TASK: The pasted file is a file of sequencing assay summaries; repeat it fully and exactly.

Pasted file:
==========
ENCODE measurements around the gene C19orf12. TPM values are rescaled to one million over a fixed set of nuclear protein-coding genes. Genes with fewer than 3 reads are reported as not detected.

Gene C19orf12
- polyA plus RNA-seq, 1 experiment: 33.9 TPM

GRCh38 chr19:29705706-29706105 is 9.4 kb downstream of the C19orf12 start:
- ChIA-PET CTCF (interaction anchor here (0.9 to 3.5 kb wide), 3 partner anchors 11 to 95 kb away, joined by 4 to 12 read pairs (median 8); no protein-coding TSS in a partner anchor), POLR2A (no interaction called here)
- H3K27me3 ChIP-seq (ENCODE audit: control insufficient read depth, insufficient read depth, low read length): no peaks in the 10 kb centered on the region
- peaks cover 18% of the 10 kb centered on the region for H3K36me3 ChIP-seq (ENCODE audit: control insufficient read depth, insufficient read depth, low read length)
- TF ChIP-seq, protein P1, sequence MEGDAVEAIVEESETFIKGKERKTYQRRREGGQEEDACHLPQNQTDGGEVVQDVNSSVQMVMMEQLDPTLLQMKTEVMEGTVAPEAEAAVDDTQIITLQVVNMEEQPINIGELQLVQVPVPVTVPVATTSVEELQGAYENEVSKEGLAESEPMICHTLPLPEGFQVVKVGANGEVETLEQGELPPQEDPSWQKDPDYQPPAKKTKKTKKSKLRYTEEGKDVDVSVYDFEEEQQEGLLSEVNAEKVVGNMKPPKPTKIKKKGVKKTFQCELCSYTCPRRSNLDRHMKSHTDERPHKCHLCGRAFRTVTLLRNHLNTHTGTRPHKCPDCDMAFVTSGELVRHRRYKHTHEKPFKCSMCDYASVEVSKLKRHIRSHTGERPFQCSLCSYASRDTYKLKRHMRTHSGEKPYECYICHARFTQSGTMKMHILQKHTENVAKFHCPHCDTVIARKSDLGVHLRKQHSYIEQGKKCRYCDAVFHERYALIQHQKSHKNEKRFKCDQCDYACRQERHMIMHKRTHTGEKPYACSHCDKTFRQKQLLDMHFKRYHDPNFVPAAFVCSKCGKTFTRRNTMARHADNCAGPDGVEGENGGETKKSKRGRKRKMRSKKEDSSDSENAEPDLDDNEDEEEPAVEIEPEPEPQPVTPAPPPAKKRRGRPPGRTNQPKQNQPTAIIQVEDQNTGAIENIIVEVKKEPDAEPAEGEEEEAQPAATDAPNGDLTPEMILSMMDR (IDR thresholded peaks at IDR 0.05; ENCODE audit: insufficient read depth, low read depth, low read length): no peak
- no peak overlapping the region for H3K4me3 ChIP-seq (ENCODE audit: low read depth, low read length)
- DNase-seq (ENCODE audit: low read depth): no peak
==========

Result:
ENCODE measurements around the gene C19orf12. TPM values are rescaled to one million over a fixed set of nuclear protein-coding genes. Genes with fewer than 3 reads are reported as not detected.

Gene C19orf12
- polyA plus RNA-seq, 1 experiment: 33.9 TPM

GRCh38 chr19:29705706-29706105 is 9.4 kb downstream of the C19orf12 start:
- ChIA-PET CTCF (interaction anchor here (0.9 to 3.5 kb wide), 3 partner anchors 11 to 95 kb away, joined by 4 to 12 read pairs (median 8); no protein-coding TSS in a partner anchor), POLR2A (no interaction called here)
- H3K27me3 ChIP-seq (ENCODE audit: control insufficient read depth, insufficient read depth, low read length): no peaks in the 10 kb centered on the region
- peaks cover 18% of the 10 kb centered on the region for H3K36me3 ChIP-seq (ENCODE audit: control insufficient read depth, insufficient read depth, low read length)
- TF ChIP-seq, protein P1, sequence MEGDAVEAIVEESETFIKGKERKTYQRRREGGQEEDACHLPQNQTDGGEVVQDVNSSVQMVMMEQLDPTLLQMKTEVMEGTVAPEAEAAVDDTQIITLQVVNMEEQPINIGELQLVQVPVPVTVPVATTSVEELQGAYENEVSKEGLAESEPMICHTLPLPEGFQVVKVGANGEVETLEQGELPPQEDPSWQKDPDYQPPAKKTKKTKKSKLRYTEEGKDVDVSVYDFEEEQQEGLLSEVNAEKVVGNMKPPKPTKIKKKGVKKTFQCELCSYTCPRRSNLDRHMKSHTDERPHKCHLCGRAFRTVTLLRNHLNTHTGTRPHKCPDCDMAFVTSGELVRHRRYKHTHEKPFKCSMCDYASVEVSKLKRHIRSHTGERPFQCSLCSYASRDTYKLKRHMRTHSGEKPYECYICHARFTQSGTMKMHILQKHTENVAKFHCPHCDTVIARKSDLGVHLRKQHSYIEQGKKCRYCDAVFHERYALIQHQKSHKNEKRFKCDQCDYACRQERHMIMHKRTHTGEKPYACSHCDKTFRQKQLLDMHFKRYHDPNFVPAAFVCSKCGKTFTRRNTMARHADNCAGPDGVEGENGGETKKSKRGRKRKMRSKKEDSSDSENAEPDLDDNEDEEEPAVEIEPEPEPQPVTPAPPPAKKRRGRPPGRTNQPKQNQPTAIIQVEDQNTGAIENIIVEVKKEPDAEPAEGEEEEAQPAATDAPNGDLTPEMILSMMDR (IDR thresholded peaks at IDR 0.05; ENCODE audit: insufficient read depth, low read depth, low read length): no peak
- no peak overlapping the region for H3K4me3 ChIP-seq (ENCODE audit: low read depth, low read length)
- DNase-seq (ENCODE audit: low read depth): no peak